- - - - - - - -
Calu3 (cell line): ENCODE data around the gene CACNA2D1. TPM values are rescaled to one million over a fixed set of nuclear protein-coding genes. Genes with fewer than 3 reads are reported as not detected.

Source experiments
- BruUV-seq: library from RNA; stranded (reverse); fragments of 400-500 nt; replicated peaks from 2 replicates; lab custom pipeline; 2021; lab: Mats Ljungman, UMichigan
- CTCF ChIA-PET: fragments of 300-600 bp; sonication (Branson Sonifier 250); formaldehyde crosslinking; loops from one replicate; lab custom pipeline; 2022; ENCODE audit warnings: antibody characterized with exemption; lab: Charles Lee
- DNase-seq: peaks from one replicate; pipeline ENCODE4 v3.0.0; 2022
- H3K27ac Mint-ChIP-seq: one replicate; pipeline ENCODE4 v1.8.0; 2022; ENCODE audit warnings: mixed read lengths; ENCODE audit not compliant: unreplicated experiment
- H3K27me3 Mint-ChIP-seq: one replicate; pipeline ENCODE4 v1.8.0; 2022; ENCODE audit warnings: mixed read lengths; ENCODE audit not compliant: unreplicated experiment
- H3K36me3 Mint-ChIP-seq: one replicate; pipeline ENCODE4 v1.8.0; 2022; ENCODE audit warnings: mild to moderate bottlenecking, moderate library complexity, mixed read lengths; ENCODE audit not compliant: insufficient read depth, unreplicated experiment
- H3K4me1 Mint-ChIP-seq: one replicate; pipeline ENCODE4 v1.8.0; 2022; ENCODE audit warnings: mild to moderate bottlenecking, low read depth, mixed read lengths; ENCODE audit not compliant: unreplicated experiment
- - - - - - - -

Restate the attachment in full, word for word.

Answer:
Calu3 (cell line): ENCODE data around the gene CACNA2D1. TPM values are rescaled to one million over a fixed set of nuclear protein-coding genes. Genes with fewer than 3 reads are reported as not detected.

Source experiments
- BruUV-seq: library from RNA; stranded (reverse); fragments of 400-500 nt; replicated peaks from 2 replicates; lab custom pipeline; 2021; lab: Mats Ljungman, UMichigan
- CTCF ChIA-PET: fragments of 300-600 bp; sonication (Branson Sonifier 250); formaldehyde crosslinking; loops from one replicate; lab custom pipeline; 2022; ENCODE audit warnings: antibody characterized with exemption; lab: Charles Lee
- DNase-seq: peaks from one replicate; pipeline ENCODE4 v3.0.0; 2022
- H3K27ac Mint-ChIP-seq: one replicate; pipeline ENCODE4 v1.8.0; 2022; ENCODE audit warnings: mixed read lengths; ENCODE audit not compliant: unreplicated experiment
- H3K27me3 Mint-ChIP-seq: one replicate; pipeline ENCODE4 v1.8.0; 2022; ENCODE audit warnings: mixed read lengths; ENCODE audit not compliant: unreplicated experiment
- H3K36me3 Mint-ChIP-seq: one replicate; pipeline ENCODE4 v1.8.0; 2022; ENCODE audit warnings: mild to moderate bottlenecking, moderate library complexity, mixed read lengths; ENCODE audit not compliant: insufficient read depth, unreplicated experiment
- H3K4me1 Mint-ChIP-seq: one replicate; pipeline ENCODE4 v1.8.0; 2022; ENCODE audit warnings: mild to moderate bottlenecking, low read depth, mixed read lengths; ENCODE audit not compliant: unreplicated experiment